British Columbia

Doug McCallum wants to stop LRT in Surrey, but it may not be possible

The future of Surrey's mass transit system is turning into an important election debate.

Mayoral candidate wants to redirect money into SkyTrain to Langley, while TransLink says it's not so simple

TransLink will begin construction of LRT lines in 2020 to Guildford and Newton. (TransLink )

The future of Surrey's mass transit system is turning into an important election debate.

Former mayor Doug McCallum, who announced his candidacy this week, said that if elected he would try to scrap the planned light rapid transit [LRT] lines to the Newton and Guildford neighbourhoods, replacing them with extra buses on the route.

"We wouldn't do light rail in Surrey at all. We're just going to do the Expo Line out to [Langley]," said McCallum, who was Surrey's mayor from 1996 to 2005, but lost in 2008 and 2014.  

A planned extension of the SkyTrain system to Langley along the Fraser Highway is among TransLink's long-term priorities. 

But funding agreements have already been reached for LRT, at a cost of $1.65 billion to build 11 stops between Newton Exchange, Surrey Central and Guilford Exchange. No agreements have been made to build a SkyTrain line to Langley, at an estimated cost of $2.9 billion. 

McCallum, though, has a plan. 

"We'll try and stop [the LRT lines], and get the money transferred over to do the SkyTrain along Fraser Highway," he said, arguing that his time as chair of TransLink from 2002 to 2005 gave him the expertise needed to negotiate such a change. 

"I've got the experience, I know the knowledge, I know the cost involved. The most important thing in transportation is ridership. We need to have the ridership. The light rail doesn't have the ridership."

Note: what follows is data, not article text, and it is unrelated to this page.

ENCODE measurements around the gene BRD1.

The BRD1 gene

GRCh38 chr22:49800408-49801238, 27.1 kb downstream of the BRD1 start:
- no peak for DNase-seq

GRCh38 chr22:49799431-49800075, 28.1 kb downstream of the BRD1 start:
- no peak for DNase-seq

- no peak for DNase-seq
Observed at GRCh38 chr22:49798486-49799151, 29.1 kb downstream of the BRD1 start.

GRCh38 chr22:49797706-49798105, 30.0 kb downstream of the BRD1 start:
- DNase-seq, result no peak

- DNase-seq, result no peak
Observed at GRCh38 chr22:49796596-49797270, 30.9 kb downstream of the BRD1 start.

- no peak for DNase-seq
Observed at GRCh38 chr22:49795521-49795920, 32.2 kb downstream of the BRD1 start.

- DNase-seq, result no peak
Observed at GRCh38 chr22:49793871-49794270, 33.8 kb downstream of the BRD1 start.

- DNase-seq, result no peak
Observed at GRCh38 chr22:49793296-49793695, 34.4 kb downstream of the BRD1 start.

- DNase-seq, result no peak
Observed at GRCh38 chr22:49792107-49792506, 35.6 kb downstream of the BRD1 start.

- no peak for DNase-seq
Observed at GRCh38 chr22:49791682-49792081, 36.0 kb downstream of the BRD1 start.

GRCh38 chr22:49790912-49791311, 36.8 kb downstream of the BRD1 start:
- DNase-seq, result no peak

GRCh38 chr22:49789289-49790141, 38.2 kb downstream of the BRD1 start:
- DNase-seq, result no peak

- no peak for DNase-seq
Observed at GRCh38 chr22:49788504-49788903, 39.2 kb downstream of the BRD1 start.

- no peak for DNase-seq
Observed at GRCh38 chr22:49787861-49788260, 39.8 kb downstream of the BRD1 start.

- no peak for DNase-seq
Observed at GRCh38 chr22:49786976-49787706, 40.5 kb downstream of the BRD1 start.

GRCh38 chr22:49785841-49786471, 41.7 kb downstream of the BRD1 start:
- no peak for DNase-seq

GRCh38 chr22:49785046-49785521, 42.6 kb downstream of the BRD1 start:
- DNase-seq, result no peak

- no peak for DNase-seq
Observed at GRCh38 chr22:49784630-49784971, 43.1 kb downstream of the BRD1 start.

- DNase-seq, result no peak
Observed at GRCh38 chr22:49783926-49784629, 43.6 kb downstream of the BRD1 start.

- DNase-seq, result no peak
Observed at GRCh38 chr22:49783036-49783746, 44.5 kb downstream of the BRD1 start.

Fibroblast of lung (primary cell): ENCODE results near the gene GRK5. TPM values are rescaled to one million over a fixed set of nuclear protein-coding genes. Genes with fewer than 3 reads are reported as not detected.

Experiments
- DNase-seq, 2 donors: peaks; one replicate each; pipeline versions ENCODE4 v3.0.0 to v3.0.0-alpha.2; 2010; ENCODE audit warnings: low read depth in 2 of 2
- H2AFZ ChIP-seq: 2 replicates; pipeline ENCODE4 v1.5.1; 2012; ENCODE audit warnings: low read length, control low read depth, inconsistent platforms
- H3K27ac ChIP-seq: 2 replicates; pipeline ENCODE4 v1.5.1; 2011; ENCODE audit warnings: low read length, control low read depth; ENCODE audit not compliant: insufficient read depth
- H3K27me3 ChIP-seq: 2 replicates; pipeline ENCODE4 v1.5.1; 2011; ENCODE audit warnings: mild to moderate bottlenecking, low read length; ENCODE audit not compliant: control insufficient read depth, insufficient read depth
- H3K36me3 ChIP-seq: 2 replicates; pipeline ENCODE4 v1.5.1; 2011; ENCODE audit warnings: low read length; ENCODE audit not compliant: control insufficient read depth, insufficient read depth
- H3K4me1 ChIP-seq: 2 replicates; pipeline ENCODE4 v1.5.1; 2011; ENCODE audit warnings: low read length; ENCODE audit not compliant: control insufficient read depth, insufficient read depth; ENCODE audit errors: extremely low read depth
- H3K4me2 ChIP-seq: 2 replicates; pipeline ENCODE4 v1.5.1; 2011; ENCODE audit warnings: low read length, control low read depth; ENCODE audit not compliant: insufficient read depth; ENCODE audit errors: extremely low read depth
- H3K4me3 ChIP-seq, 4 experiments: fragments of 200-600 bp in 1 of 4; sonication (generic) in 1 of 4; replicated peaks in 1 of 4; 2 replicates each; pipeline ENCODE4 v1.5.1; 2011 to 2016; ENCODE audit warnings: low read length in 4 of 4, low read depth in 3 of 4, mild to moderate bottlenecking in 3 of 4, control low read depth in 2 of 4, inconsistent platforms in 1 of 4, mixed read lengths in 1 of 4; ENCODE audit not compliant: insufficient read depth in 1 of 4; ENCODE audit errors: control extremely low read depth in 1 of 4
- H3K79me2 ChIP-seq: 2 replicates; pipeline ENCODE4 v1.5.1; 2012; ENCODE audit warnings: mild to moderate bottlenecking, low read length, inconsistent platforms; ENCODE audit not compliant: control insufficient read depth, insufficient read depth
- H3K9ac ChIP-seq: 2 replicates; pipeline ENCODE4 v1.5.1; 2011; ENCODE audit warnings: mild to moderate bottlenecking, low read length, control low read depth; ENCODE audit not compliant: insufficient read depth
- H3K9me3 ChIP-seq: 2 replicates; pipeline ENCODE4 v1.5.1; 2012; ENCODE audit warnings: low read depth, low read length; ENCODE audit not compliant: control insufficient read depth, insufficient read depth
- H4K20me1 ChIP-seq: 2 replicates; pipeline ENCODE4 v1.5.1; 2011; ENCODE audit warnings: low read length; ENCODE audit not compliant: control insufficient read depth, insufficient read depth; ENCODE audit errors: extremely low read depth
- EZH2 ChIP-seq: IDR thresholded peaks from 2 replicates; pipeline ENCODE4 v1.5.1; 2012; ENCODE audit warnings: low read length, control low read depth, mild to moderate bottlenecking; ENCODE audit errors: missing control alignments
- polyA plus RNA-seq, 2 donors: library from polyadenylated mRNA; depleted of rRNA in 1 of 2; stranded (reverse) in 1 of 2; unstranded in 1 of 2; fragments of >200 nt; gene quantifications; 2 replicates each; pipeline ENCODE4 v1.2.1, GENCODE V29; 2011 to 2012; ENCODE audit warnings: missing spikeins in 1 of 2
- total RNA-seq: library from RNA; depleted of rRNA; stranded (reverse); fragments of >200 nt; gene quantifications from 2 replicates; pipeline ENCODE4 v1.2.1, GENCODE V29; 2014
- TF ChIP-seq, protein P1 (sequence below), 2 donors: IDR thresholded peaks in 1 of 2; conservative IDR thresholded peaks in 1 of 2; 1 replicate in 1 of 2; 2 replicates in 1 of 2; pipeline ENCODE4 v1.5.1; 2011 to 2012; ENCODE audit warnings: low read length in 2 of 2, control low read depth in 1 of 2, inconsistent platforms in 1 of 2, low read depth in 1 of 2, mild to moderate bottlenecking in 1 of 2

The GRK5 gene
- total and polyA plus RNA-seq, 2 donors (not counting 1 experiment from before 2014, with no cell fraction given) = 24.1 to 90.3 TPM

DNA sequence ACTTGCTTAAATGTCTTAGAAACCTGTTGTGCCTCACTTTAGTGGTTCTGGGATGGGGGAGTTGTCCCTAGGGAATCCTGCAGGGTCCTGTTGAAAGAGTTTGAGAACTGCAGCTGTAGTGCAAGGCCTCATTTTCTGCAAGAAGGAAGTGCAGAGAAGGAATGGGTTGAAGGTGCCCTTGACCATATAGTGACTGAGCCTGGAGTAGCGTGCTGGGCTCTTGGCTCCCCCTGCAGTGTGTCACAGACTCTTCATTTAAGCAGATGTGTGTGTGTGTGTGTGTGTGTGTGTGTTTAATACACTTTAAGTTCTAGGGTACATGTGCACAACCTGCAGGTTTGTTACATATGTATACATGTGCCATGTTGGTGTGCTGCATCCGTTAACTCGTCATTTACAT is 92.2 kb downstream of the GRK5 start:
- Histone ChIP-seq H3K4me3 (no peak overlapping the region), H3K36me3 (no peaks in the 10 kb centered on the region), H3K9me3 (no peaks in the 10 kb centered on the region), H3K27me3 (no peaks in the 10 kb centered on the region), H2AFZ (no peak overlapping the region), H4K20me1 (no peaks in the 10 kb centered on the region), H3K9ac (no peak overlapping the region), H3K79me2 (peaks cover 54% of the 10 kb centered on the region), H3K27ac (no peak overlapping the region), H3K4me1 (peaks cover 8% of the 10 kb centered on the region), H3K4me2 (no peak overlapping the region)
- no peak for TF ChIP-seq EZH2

Surrey First pro-LRT

McCallum's stance stands in marked contrast to Tom Gill, the mayoral candidate for Surrey First, which is looking to continue its 13-year run at the helm of city hall. 

"We're talking about a long-term plan to ensure this community is well-serviced," said Gill, who supported the plan for light rail to Newton and Guildford along with the rest of city council. 

He said that while LRT is slower than SkyTrain, it can be scaled out for the entire city in a way that SkyTrain could not. 

"The economics don't work if you're looking at SkyTrain. When you look at Surrey, we are bigger than Vancouver, Richmond and Burnaby combined, so we have unique challenges," he said. 

"It does have challenges, there's no question, but when you're looking at the availability of provincial funds and federal funds … I would hate to see, given the context of the concerns out there, that we lose those moneys."

Easier said than done, says TransLink

In a statement, TransLink said that LRT for the Surrey-Newton-Guildford was "based on almost a decade of study," and that McCallum's proposals, even if endorsed by Surrey council and the Mayors' Council if elected, were not necessarily possible.

"Senior governments have committed funding for LRT. A change like this to the plan would mean re-starting the funding and approval process at the beginning, delaying new services and increasing costs," it wrote.

"While Phase Two contains funding for further design and engineering for the Surrey-Langley project, funding for construction has not been secured … we have secured $1.65-billion to fully construct the [LRT], none of which could be considered automatically available for another project."

Surrey city staff will be presenting to council its "long-range rapid transit vision" on Monday, which includes 150 kilometres of light rail lines. 

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